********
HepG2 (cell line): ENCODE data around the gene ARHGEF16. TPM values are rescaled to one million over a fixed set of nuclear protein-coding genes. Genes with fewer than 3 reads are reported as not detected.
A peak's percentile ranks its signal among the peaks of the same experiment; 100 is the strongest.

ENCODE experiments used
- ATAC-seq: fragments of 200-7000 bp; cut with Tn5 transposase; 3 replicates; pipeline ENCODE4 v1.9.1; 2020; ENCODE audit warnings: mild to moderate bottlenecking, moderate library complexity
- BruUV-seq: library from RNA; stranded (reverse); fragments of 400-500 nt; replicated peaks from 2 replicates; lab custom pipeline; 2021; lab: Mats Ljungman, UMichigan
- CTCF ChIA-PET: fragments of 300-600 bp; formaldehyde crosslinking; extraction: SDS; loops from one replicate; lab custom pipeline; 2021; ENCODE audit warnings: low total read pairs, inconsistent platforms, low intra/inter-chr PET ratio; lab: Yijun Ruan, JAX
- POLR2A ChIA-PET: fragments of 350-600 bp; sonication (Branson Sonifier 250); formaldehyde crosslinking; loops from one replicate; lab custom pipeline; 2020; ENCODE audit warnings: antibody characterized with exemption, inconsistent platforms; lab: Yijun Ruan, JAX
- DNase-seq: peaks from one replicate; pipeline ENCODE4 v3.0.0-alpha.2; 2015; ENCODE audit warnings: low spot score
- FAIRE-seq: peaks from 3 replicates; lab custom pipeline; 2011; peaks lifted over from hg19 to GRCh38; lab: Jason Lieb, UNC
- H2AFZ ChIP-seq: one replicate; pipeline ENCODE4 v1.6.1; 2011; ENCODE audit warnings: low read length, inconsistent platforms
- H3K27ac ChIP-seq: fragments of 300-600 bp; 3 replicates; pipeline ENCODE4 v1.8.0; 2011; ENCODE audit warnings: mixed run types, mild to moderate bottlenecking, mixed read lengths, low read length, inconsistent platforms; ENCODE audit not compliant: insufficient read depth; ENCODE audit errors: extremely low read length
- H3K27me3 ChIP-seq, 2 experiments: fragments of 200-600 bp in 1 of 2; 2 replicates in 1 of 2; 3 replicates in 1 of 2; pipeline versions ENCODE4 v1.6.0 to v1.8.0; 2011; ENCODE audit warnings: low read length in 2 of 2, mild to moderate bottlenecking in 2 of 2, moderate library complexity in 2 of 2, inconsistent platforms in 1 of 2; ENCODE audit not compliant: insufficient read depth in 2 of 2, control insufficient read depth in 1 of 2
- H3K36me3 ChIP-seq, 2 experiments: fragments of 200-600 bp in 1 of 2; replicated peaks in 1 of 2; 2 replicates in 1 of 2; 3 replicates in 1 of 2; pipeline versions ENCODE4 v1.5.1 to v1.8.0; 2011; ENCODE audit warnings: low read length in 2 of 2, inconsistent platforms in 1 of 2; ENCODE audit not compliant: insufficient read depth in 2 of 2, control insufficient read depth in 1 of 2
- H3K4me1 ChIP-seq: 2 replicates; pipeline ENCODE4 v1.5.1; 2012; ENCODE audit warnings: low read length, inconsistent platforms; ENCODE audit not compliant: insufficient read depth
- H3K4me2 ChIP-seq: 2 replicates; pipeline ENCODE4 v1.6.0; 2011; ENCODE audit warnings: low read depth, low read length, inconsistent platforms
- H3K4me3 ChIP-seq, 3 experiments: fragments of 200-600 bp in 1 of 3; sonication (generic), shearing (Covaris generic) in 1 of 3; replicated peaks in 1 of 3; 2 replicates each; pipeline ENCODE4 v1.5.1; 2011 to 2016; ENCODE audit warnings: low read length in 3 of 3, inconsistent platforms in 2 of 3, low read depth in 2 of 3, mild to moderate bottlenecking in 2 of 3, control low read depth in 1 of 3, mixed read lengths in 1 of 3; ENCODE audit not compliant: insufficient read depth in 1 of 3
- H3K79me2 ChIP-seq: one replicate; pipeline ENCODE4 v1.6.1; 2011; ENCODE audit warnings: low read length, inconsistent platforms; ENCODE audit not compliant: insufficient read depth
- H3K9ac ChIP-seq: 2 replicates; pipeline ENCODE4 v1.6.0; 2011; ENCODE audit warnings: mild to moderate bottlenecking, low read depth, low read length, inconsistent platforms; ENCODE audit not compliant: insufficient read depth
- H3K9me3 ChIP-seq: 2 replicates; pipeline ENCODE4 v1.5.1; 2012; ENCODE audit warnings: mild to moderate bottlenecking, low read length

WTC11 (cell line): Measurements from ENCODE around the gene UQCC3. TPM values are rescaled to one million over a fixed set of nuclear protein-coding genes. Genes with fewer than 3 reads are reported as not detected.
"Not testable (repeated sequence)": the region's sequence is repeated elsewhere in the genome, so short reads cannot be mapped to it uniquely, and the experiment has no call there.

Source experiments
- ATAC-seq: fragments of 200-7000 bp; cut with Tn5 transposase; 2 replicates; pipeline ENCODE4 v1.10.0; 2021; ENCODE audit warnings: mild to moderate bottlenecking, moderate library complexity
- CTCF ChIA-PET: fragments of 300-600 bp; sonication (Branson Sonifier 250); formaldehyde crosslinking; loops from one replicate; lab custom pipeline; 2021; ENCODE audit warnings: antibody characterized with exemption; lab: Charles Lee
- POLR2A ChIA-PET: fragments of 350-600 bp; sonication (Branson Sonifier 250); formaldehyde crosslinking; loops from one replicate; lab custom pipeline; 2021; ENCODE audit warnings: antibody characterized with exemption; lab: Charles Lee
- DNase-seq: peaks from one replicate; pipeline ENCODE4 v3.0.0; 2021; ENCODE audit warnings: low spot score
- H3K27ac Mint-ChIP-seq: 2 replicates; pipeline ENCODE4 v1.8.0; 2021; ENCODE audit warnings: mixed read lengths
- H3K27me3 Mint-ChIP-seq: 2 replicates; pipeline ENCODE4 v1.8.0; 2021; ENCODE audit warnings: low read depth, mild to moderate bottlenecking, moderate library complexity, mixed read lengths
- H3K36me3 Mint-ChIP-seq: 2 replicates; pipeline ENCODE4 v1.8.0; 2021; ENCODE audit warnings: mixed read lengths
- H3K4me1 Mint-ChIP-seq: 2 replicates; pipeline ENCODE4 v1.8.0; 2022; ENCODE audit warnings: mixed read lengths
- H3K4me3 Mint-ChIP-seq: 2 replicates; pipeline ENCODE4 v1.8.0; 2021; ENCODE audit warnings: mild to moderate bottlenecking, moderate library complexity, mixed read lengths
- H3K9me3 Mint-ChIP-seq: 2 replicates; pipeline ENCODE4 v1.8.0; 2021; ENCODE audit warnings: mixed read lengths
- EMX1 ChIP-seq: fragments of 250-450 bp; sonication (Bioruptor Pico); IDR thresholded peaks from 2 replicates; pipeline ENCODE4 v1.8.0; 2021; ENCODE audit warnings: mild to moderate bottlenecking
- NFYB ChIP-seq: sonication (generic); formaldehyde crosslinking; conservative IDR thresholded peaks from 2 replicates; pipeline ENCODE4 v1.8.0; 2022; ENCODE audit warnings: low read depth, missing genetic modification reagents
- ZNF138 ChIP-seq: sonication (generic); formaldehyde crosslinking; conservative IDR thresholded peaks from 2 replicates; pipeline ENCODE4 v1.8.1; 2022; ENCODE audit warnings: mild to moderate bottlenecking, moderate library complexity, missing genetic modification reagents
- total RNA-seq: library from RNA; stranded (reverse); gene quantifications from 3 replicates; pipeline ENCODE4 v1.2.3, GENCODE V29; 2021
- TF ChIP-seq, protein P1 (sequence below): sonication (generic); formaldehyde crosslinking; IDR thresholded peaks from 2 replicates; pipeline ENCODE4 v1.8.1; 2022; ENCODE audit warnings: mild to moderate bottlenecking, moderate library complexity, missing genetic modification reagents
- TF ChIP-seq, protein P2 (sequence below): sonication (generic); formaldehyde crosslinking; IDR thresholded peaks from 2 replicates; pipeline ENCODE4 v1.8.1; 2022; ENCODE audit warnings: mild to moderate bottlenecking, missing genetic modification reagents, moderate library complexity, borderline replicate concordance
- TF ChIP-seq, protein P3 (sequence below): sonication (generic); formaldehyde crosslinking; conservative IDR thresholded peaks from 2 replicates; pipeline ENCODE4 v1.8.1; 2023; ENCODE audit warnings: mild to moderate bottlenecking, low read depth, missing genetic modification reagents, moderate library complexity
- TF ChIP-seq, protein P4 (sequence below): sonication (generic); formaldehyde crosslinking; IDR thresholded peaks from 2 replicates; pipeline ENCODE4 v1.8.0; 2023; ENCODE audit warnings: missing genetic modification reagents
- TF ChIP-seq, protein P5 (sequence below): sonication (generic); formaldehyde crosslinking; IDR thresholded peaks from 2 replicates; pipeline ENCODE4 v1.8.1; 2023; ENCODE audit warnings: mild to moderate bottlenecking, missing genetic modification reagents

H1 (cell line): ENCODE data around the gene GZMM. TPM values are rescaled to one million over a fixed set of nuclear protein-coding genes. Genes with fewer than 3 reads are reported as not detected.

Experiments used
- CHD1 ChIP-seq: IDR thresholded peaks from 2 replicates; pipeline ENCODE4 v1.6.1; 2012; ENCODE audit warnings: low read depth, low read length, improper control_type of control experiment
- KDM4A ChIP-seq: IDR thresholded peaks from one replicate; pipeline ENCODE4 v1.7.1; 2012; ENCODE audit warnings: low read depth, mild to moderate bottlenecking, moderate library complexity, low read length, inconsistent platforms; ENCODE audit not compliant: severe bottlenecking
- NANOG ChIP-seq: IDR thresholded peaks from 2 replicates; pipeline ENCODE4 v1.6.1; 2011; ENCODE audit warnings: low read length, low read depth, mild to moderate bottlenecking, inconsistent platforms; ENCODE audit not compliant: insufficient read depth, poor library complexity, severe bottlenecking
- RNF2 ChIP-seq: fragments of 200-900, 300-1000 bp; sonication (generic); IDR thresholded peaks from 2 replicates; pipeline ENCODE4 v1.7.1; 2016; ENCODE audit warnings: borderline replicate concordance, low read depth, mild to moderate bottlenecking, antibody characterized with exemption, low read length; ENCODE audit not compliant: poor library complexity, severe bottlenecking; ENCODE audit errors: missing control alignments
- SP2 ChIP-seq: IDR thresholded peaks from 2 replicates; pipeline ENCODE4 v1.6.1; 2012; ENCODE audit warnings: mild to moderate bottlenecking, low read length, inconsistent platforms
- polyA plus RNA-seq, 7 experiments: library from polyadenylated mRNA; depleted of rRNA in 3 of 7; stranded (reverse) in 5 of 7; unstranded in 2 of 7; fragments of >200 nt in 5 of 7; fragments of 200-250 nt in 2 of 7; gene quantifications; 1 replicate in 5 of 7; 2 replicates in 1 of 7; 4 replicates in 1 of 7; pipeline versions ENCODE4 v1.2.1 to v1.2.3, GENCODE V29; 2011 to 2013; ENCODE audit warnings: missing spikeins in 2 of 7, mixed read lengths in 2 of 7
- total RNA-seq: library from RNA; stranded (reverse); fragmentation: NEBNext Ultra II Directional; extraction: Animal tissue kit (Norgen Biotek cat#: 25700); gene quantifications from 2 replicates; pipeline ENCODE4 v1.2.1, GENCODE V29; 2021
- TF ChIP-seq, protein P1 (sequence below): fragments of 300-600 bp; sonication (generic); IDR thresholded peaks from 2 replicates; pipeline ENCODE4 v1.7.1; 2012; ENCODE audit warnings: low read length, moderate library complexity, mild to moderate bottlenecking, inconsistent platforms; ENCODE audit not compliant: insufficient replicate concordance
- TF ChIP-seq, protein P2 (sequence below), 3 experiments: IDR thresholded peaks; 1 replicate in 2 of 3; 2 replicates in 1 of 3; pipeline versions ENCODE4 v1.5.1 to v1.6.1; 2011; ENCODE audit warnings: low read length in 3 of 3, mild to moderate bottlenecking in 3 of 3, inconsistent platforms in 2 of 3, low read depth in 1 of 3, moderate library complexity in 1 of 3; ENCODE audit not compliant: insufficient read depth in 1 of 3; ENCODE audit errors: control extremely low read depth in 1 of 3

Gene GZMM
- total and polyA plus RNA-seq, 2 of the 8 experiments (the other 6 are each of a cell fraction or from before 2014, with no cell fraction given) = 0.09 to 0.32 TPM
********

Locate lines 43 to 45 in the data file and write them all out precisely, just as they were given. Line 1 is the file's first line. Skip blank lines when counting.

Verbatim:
Experiments used
- CHD1 ChIP-seq: IDR thresholded peaks from 2 replicates; pipeline ENCODE4 v1.6.1; 2012; ENCODE audit warnings: low read depth, low read length, improper control_type of control experiment
- KDM4A ChIP-seq: IDR thresholded peaks from one replicate; pipeline ENCODE4 v1.7.1; 2012; ENCODE audit warnings: low read depth, mild to moderate bottlenecking, moderate library complexity, low read length, inconsistent platforms; ENCODE audit not compliant: severe bottlenecking